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Mike Huckabee: The 1 Sure Way We Can Stop Court Packing (And It's Not a Constitutional Amendment)

I’m sure that when I predicted during the election that if Democrats took full power by even one vote, they’d soon be trying to force through bills to completely remake America and cement their power forever, some people thought I was being paranoid or overstating the case to fire up the GOP voting base. No, I just know these people.

And so, some Congressional Democrats have gone full-on dictator mode and today are introducing a bill to expand the Supreme Court to 13 justices. This scheme, known as “court packing” (as usual, they’re trying to redefine the term, but we use words appropriately around here), would let them appoint four more liberal activists to the SCOTUS to outvote the current (occasionally) conservative majority.

This is such a transparent attempt at a power grab and a massive politicization of the SCOTUS that would destroy the public’s faith in its integrity that it was opposed even by fellow Democrats when FDR floated it in the 1930s.

Liberal heroine Ruth Bader Ginsberg opposed it, and liberal Justice Stephen Breyer recently spoke out against it. In 1983, then-Sen. Joe Biden called it “a bonehead idea.” That’s back when he could recognize those.

The bill’s sponsors, Sen. Ed Markey of Massachusetts, House Judiciary Committee Chairman Jerrold Nadler of New York, Rep. Hank Johnson of Georgia and Rep. Mondaire Jones of New York, aren’t even trying to hide behind the fig leaf of claiming the SCOTUS is overburdened and needs more justices.

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They’re quite open about their nakedly political intent being to stack the court with liberals to change its rulings.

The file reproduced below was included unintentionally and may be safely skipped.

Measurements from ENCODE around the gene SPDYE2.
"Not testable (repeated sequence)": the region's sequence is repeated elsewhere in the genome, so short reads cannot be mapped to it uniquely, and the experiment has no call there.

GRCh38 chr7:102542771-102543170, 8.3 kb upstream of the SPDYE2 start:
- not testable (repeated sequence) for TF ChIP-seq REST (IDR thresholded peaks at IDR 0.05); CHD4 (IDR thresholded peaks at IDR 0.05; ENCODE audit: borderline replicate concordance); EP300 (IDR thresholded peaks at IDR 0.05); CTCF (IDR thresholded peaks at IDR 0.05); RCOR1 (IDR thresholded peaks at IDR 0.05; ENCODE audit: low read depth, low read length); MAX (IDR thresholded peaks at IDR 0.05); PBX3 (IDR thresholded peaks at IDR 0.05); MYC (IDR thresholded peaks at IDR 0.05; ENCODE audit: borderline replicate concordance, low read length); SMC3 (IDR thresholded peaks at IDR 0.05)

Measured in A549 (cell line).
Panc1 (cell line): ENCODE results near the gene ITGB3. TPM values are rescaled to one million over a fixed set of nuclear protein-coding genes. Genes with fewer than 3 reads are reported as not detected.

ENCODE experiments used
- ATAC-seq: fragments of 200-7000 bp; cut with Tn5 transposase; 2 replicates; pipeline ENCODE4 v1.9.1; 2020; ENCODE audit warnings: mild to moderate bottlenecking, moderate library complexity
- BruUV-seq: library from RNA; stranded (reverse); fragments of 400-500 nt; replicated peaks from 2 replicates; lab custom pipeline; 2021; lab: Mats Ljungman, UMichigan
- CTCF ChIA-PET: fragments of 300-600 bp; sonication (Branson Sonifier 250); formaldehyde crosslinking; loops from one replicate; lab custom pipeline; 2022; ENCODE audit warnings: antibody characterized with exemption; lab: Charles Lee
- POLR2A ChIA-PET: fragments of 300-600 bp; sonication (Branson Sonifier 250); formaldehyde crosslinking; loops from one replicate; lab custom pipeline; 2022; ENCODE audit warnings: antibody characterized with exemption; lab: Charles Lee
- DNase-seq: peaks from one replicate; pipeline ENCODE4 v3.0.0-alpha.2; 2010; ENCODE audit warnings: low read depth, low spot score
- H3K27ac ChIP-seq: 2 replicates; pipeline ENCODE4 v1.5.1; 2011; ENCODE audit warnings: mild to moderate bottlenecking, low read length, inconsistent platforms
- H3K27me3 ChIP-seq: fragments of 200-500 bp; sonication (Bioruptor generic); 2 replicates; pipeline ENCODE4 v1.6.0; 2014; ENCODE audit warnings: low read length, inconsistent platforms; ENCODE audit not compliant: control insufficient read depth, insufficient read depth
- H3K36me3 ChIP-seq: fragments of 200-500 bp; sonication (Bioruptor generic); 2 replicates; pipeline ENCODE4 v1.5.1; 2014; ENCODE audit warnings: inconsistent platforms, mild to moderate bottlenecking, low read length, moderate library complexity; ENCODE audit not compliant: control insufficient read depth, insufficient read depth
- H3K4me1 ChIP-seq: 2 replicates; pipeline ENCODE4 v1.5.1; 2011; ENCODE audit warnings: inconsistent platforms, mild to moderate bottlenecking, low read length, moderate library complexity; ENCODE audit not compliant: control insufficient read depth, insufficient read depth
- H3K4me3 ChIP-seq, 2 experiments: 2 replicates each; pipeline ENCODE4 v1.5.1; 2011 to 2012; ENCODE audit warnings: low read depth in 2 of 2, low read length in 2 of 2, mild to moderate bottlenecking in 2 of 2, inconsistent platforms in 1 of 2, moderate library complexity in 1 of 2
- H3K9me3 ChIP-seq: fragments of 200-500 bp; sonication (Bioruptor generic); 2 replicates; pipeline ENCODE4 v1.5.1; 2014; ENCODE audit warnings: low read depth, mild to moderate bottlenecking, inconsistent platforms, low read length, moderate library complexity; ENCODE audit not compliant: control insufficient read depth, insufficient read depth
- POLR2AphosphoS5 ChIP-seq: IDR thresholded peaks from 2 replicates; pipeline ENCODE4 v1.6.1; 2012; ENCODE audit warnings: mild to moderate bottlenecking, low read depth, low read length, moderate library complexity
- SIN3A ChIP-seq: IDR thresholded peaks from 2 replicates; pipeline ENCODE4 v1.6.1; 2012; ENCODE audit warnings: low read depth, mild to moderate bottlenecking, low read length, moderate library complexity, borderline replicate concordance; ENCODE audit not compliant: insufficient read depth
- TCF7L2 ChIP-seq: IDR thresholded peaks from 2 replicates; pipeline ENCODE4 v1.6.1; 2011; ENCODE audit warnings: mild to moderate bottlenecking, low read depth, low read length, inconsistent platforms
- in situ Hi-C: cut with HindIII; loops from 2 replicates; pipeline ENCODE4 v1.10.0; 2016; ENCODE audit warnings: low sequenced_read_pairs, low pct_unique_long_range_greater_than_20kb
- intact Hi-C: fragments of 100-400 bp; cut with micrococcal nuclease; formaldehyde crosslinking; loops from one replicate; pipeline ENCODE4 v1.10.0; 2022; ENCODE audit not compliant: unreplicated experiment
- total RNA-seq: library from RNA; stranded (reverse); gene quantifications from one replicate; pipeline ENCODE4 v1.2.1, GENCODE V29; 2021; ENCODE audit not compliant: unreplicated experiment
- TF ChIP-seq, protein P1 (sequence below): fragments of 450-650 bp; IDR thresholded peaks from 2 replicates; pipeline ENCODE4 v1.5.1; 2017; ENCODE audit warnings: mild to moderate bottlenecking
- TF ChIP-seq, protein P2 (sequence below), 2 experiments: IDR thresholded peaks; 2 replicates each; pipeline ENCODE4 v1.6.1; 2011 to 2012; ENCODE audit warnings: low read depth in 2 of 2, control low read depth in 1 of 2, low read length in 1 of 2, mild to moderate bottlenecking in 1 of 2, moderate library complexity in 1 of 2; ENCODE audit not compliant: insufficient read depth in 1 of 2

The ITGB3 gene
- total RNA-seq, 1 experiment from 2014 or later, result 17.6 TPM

It should be noted that when Trump was appointing justices such as Amy Coney Barrett, he never said he was looking for conservative activists. He chose judges who respected the Constitution and the original intent of its writers, not those who advocated for their version of what it should say.

That’s the opposite of what Nadler and company are seeking. They clearly want to turn the SCOTUS into an unelected super-legislature dominated by left-wing political activists.

In response, six House Republicans introduced a constitutional amendment reading, “The Supreme Court shall be composed of not more than nine justices.”

Do you think the Democrats will ever successfully pack the Supreme Court?

That’s not currently in the Constitution, but it’s been the number for 150 years. They say this would bring stability to the court and take attempts to expand and pack it for political reasons off the table.

Most constitutional amendments are passed by starting with a two-thirds vote of both Houses of Congress, and I have no confidence that you could find many of our current members of Congress who would oppose such a terrible and tyrannical idea.

There’s also the much rarer route of getting two-thirds of state legislatures to vote to ask Congress to call a national convention, but again, the ball would be back in Congress’ court.

Bottom line: The best way to prevent Congress from attempting to do an end-run around the Constitution with abominable ideas like court packing is to be a lot more careful about who we elect to Congress.

Fortunately, this bill is so over-the-top that it will have little chance of passing.

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Even if it got all 50 Democratic votes in the Senate, moderate Democratic Sen. Joe Manchin has already said that under no circumstances will he vote to end the filibuster, and there’s no way it would get 60 votes.

But it should send a chill up all Americans’ spines to think that we have elevated to power so many people who put their politics and lust for power above their sworn duty to preserve and protect the Constitution that we have ended up dependent on one senator having the guts to prevent such a shocking assault on the rule of law.

America is still a great and exceptional nation, and one reason is that we are a nation of laws rather than a nation of power-mad men. We need to start appreciating and defending that tradition before we lose it.

This article appeared originally on The Western Journal.

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